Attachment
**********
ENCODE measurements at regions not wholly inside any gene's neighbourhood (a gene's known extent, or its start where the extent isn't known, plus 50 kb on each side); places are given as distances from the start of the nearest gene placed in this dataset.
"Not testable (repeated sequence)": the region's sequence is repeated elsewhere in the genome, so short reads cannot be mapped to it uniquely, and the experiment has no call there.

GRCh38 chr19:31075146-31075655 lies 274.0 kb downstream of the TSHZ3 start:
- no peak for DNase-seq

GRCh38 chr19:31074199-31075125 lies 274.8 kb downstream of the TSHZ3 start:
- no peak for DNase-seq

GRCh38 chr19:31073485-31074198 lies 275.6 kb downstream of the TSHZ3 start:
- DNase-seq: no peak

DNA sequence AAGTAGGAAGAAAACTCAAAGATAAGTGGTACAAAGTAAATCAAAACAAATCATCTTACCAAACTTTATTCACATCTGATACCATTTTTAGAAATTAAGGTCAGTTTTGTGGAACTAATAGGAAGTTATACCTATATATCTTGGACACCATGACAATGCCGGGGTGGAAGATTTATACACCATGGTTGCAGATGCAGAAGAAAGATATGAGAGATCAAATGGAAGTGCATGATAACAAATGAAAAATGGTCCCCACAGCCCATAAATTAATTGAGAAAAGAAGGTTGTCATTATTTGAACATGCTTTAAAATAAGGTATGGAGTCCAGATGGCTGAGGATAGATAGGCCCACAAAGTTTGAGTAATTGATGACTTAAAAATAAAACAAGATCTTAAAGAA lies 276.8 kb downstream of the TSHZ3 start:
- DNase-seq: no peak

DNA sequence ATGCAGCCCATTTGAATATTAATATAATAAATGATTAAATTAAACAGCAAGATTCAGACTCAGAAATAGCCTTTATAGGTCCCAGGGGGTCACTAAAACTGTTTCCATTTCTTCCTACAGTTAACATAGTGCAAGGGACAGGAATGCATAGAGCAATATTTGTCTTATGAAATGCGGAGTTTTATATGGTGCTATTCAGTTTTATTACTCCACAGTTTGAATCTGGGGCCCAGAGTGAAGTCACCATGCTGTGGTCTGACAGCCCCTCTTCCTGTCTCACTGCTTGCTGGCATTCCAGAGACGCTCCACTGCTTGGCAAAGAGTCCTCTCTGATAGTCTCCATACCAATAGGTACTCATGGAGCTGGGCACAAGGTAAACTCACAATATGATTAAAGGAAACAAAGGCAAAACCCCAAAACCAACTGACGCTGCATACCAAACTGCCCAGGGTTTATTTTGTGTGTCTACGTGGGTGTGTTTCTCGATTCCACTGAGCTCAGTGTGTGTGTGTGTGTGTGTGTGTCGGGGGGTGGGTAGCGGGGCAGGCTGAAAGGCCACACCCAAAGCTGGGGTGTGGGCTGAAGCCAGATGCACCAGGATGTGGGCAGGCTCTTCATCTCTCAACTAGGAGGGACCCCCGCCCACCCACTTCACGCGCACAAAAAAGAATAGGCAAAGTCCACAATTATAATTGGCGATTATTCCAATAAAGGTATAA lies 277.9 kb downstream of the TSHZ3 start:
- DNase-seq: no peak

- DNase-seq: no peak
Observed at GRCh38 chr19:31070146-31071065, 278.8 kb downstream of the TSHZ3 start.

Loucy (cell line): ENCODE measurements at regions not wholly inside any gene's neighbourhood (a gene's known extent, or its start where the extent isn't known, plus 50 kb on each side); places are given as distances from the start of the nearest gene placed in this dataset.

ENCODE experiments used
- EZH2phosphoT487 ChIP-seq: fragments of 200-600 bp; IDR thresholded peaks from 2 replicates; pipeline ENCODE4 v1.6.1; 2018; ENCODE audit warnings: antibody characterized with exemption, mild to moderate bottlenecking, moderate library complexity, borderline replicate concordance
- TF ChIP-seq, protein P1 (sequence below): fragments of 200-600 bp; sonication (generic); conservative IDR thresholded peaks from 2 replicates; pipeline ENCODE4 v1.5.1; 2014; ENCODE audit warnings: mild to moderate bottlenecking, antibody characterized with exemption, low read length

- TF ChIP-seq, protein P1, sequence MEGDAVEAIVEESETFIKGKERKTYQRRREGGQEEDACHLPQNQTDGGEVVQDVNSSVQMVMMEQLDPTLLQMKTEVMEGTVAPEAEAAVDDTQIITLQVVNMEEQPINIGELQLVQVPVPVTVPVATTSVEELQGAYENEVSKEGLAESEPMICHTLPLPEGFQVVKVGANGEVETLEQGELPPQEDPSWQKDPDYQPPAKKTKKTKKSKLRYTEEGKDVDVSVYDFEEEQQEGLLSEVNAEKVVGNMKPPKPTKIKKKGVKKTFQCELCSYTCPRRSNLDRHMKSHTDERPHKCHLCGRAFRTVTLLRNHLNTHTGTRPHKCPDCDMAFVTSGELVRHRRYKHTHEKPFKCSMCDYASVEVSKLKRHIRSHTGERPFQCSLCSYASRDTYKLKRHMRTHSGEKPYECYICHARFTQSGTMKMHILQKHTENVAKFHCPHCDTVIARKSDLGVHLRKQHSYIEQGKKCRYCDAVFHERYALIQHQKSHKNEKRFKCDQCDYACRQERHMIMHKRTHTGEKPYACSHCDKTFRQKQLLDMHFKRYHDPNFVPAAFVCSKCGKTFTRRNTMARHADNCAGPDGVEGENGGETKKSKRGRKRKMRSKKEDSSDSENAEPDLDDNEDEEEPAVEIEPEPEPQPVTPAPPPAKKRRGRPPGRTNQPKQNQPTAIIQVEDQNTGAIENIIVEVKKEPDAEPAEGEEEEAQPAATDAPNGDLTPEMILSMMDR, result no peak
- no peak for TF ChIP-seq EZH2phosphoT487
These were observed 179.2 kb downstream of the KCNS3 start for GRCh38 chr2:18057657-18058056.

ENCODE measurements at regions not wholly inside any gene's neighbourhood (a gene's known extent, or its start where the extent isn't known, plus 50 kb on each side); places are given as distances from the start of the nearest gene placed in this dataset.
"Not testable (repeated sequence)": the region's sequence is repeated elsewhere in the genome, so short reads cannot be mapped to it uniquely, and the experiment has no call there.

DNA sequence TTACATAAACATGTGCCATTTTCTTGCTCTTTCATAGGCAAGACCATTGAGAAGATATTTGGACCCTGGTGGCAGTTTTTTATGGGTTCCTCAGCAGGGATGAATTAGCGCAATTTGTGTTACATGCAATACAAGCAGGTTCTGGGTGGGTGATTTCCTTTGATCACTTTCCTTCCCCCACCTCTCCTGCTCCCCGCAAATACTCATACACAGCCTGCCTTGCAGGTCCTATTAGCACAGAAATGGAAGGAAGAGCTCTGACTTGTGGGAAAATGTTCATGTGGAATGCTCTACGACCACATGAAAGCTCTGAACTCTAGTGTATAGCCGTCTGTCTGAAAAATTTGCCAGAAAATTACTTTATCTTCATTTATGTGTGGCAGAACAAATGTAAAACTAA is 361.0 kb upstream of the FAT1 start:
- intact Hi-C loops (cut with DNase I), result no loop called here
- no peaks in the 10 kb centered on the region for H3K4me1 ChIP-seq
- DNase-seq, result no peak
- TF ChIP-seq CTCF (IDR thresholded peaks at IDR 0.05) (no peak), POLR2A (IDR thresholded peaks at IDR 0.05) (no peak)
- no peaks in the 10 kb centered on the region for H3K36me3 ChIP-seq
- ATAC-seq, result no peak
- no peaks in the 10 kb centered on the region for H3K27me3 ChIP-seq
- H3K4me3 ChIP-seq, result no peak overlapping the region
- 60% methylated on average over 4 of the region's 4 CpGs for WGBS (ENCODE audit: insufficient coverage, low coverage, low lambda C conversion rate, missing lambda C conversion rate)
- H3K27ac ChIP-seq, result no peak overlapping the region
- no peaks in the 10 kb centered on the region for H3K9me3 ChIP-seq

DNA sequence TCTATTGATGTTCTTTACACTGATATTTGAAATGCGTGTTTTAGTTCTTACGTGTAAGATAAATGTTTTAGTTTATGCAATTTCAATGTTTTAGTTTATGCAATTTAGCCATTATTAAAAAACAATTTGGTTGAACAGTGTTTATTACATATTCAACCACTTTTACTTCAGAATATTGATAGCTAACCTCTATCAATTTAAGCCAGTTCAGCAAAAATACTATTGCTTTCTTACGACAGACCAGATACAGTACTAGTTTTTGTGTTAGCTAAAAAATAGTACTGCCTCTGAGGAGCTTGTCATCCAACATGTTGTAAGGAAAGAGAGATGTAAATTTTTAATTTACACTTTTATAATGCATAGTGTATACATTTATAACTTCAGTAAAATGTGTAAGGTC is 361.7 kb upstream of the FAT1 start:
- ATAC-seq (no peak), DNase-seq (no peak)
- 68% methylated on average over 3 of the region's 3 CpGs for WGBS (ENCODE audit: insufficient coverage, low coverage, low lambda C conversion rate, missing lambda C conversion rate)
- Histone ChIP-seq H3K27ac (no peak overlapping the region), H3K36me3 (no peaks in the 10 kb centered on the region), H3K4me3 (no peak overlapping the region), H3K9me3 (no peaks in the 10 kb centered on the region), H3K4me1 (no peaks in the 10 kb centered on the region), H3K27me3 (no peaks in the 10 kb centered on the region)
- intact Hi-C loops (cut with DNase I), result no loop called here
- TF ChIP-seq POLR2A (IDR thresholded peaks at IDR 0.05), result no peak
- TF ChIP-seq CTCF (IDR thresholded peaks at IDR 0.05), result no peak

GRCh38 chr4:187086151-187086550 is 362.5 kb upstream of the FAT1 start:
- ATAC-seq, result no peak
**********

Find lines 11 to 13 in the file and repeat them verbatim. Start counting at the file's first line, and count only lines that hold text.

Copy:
DNA sequence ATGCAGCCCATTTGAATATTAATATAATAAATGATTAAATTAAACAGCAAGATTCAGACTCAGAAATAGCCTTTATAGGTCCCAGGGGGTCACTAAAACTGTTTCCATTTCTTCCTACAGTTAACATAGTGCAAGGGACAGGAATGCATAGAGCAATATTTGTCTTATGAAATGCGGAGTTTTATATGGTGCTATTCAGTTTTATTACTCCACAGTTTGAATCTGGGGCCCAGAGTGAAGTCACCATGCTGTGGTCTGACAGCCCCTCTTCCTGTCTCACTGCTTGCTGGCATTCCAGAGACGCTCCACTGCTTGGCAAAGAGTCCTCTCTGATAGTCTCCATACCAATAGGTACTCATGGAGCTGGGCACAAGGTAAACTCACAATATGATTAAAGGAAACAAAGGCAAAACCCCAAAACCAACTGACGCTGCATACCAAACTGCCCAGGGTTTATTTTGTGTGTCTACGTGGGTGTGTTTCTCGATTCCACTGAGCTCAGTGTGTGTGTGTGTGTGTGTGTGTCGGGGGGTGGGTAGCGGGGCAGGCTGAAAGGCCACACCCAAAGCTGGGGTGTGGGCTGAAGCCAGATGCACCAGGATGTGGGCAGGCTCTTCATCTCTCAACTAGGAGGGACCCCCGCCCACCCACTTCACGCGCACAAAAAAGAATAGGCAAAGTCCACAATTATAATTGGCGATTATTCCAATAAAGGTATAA lies 277.9 kb downstream of the TSHZ3 start:
- DNase-seq: no peak

- DNase-seq: no peak